Making Color Separations

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jantman

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Joined
Jan 15, 2004
Messages
28
Location
New Jersey
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8x10 Format
I've been thinking about trying an alternative process. Though I know that I'll begin to dabble in Cyanotype soon, I'm particularly intrigued by the various color processes. Most of them involve obtaining color separations of the original neg. Could someone please explain to me exactly how this is done (more specifically, what filters and films)?

I know, obviously, I would have to use some sort of panchromatic copy film, I'd aim for whichever one Arista makes (I forget the film name). What is the exact process, either enlarging or by contact?

Thanks!

(Given what the cost would probably be, I should stick with my dreams of Dry Plate).
 
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jantman

Member
Joined
Jan 15, 2004
Messages
28
Location
New Jersey
Shooter
8x10 Format
I think I may have seen that PDF at one time, I'll see if I still have it. I think maybe I saw it mirrored somewhere.

Well, I guess I'll have to pick up a densitometer sometime...

The problem with shooting separations is it prevents me from still doing normal (Ilfochrome) prints.

If this is done as a contact method, I assume that the filter would be just placed over the lightsource? I'm mainly interested in working from 8x10 transparencies.
 

inthedark

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Joined
May 4, 2003
Messages
336
Well, you mostly seem to have the information here, but I would make some suggestions (this is the pre-press type stuff my copy cameras were made for.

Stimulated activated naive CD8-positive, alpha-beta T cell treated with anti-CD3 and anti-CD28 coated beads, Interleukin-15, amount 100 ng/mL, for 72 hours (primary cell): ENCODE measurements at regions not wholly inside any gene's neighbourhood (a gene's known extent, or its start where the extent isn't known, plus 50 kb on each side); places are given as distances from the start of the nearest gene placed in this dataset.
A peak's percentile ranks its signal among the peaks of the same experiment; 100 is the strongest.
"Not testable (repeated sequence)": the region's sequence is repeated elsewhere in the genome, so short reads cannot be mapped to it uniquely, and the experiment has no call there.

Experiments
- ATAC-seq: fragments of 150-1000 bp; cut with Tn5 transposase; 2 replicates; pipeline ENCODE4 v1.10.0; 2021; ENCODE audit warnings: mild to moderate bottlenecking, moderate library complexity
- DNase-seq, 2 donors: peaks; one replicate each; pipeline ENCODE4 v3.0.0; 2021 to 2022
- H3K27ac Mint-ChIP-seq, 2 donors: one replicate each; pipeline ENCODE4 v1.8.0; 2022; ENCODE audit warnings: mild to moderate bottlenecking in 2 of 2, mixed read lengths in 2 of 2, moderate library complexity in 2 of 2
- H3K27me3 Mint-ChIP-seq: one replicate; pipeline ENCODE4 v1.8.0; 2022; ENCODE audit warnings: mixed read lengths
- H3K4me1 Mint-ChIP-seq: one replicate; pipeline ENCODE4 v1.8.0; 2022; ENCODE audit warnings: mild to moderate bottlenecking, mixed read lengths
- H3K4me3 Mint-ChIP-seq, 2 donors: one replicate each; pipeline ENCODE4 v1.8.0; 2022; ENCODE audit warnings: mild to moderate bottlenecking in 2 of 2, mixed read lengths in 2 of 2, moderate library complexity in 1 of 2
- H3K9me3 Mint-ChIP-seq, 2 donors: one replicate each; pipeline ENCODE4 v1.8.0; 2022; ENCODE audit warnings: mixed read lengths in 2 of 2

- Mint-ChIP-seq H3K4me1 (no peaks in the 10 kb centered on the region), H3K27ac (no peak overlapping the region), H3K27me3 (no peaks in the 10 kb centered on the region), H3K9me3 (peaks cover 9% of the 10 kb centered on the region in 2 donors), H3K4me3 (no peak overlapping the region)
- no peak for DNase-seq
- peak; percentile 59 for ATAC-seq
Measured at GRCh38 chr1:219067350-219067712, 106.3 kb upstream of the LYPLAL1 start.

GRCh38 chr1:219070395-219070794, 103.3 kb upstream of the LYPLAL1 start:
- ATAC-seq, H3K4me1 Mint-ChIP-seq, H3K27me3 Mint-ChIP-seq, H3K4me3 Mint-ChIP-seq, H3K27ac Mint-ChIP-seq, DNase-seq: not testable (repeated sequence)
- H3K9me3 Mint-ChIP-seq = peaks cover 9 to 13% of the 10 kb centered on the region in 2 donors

1. Use orthochromatic film when using the blue and green filters and save the panchromatic for the red layer.

2. The negative densities do NOT need to match the slide or print for each color because when you print them back with color paper, you control the each color by exposure. Usually the three negatives are almost identical in density and the print back exposure tends to run about 15-20 seconds for the green and blue print back, and about 45s for the red, or a similar ratio.

3. If you know how to use half-tones screens, all of the negatives can be accomplished by lith film.

4. Most computer image editors now a days will provide you with a very reasonable halftone print in separations and these can then be "inverted," printed on clear film and used quite nicely. This may take some trial and error, as this process as with most processes will tend to gain on contrast if not pulled back just a bit.
 
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